Safety

Healthy Seasons: Summer Starts With Safety

Summer’s the time for road trips, beach destinations and sun—lots of it.

So if you’ve packed sunscreen for your family, that’s great, but that’s just one step.

“When it comes to protecting yourself and your children from the sun and sun-related illness, I always advise layers of protection,” said Dr. Clay Stallworth, a pediatrician at the Children’s Hospital of Georgia. “Shelter, then clothing, then skin application.”

So along with sunscreen, ensure you have an umbrella or tent and hats for the beach—and use them. When you add in the sunscreen, be sure you’re using it correctly. Aim for an SPF of 15 or 30 that specifies protection against both UVA and UVB rays, and reapply as directed, about every two hours or after swimming. “You don’t need an SPF 1000,” said Stallworth. “The tricky thing is if you do use a higher SPF, you think you can put it on once and go all day, but that’s not the case. If you sweat, if you get wet, if you towel off or if it’s been longer than two hours, you always need to reapply.”

Here’s a little trick too: To avoid sunburn, make sure you’re very well hydrated. You may have to make a few more pit stops, but drinking plenty of water can reduce your risk of getting burned—and can help you recover if you do get a little red. Also, try not to go out in the middle of the day between 10 a.m. and 2 p.m. when the sun’s rays are their brightest.

Babies under 6 months shouldn’t be out in the sun and shouldn’t wear sunscreen on their delicate skin. (However, if extended direct sun exposure is absolutely unavoidable, then apply SPF 15 or higher to the exposed areas, since exposure to sunscreen is preferable to sunburn.) Once they hit that magic number, follow the same guide on shelter, clothing and sunscreen. As hard as it may be to rub sunscreen on a wiggling toddler or a child who just wants to run into the water, do it—and make sure to rub it in even if you use a spray-on sunscreen to make sure your child is evenly protected. “Also, if you’re using a sunscreen for the first time on a baby, it’s a good idea to first try it out on a limited area, like a small area on a foot, the day before,” said Stallworth. “That way, if your child does have a reaction, you’ll know and can choose another option.” And in any case, always make sure to wash off sunscreen before going to bed.

With Sun Comes Water

With many of us hitting beaches at lakes or oceans this summer—or even just the pool—drowning prevention is another major summer safety concern.

While dry drowning has been widely covered in the media, Stallworth says that knowing how to protect children from actual drowning or near drowning is more important by far.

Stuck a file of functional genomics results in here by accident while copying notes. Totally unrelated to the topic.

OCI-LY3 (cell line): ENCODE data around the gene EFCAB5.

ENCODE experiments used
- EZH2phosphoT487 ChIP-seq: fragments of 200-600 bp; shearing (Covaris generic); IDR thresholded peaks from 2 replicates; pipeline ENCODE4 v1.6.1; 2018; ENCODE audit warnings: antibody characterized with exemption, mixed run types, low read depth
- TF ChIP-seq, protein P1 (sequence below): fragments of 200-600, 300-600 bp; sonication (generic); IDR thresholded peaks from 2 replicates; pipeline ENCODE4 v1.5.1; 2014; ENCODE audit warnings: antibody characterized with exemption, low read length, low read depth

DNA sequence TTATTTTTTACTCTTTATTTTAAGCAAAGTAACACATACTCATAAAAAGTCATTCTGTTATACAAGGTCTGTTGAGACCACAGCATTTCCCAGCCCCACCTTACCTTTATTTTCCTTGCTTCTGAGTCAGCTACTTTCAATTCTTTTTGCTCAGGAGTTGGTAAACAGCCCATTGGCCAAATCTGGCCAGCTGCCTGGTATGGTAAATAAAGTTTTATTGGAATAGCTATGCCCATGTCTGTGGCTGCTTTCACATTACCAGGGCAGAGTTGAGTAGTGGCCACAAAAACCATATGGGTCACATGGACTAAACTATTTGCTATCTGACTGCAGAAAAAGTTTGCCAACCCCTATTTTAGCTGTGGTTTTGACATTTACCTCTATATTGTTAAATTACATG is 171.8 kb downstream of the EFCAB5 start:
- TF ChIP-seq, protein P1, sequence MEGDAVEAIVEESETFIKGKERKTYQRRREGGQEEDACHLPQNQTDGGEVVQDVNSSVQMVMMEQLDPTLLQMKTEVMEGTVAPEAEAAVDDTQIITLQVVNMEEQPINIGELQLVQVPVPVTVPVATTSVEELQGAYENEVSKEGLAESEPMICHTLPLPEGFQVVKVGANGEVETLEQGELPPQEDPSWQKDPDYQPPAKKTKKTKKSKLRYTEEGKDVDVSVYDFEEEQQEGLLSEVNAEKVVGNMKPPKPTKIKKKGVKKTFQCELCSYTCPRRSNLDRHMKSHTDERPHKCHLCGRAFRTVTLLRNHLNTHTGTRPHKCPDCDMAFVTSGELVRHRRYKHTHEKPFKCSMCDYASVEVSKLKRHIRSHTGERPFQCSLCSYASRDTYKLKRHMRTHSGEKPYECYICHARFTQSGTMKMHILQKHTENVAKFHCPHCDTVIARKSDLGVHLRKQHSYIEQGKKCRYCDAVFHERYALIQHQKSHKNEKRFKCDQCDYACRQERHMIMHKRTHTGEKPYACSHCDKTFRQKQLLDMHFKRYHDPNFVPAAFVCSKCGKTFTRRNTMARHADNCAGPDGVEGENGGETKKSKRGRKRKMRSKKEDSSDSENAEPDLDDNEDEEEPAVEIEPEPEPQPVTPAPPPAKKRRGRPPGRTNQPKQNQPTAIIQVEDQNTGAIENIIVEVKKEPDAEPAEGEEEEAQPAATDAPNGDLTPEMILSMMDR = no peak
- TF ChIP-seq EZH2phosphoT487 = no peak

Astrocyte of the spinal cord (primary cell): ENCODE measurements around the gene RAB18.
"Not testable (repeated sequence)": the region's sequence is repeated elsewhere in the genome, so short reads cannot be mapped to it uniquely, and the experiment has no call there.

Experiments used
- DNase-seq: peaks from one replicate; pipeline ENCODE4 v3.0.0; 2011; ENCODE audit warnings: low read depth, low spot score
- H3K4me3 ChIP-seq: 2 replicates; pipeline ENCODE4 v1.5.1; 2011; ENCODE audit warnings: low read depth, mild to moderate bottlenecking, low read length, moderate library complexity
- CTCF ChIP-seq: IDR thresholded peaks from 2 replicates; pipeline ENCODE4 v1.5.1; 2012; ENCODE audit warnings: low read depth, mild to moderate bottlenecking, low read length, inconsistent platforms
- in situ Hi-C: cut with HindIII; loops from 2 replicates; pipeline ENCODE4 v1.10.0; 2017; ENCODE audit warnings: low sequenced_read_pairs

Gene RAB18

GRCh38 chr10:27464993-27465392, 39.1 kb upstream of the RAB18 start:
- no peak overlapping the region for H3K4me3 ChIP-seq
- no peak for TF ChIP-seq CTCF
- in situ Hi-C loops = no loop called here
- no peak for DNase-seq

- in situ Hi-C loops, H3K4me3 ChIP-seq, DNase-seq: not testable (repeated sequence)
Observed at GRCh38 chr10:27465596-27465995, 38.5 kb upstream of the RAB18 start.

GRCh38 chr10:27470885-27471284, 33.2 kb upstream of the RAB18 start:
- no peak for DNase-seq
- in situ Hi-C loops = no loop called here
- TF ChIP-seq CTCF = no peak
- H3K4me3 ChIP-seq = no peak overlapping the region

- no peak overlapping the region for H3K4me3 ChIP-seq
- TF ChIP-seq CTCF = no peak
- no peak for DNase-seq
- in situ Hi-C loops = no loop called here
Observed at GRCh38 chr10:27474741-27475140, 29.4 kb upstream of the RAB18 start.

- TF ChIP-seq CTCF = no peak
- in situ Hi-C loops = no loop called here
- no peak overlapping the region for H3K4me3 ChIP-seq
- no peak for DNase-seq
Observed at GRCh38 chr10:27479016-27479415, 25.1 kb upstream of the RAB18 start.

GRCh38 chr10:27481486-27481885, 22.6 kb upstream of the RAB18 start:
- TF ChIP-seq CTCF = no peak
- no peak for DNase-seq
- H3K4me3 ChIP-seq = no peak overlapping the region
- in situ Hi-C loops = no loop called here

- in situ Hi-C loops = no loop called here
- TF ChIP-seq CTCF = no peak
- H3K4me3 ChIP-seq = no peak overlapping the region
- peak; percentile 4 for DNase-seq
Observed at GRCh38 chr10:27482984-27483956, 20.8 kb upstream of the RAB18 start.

“At home, follow the two-gate rule: a gate to the backyard and another one around the pool,” said Stallworth. Even if children take swim classes and you are confident they know how to swim, you can’t trust that they can go into a pool alone, he added.

“Sometimes I will ask kids, ‘Are you old enough to swim by yourself?’, and sometimes they’ll answer yes,” said Stallworth. “And I tell them, well actually, no, because I’m not even grown up enough to swim without someone watching. Even if you’re an adult and a great swimmer, it’s good advice anytime to swim with someone else around who can help in case you get a cramp, get tangled up or have some other problem.”

At the ocean or even in rivers, make sure to follow rules or just logic if there are strong currents, waves or rapid waters. And anytime children go boating or play other water sports, make sure they wear life jackets every time.

Time for a Road Trip?

When it comes to summer safety, nothing is more important that ensuring you as a parent are driving safely. “Driving a car is 100 times more lethal than drowning, yet it’s never on the news,” said Stallworth. “Over 30 thousand Americans die every year due to injuries related from a car accident.”

It’s a sobering fact, but also a reminder to always use the correct car seat for your child and to ensure that it’s correctly installed. Children should remain rear-facing until they are at least 2 years old, and should continue to be in a car seat then a booster, until adult seat belts fit them correctly—usually when they are at least 4 feet, nine inches in height.

Also make sure your car is in good condition by following recommended maintenance and ensuring tires and brakes don’t need to be replaced. “The biggest thing if you want to spend your effort wisely to prevent probable injury is to worry about the car,” he said.

Still, generations of Americans have enjoyed the road trip as the signature trip of the summer. While we might sometimes see long car trips as a hassle, said Stallworth, it’s also an opportunity. “Don’t just get lost in your own environment, with each kid watching their own DVD with headphones,” he said.

Instead, play games, sing songs, look for fun roadside attractions. “You’re all in the car together, so have some things you like to do,” said Stallworth. “Make some cool memories.”

The staff and physicians at the Children’s Hospital of Georgia and West Wheeler Pediatrics have designed practices to best meet the needs of patients and their families, including early walk-in appointments starting at 7:30 a.m. every weekday, Monday evening hours from 5-7 p.m., and Monday and Wednesday evening hours for pediatric psychiatry. For more information, visit our website at augustahealth.org/kids or call 706-721-KIDS (5437).

About the author

Children's Hospital of Georgia

Children's Hospital of Georgia

Children’s Hospital of Georgia is the only facility in the area dedicated exclusively to children. It staffs the largest team of pediatric specialists in the region who deliver out- and in- patient care for everything from common childhood illnesses to life-threatening conditions like heart disorders, cancer and neurological diseases.

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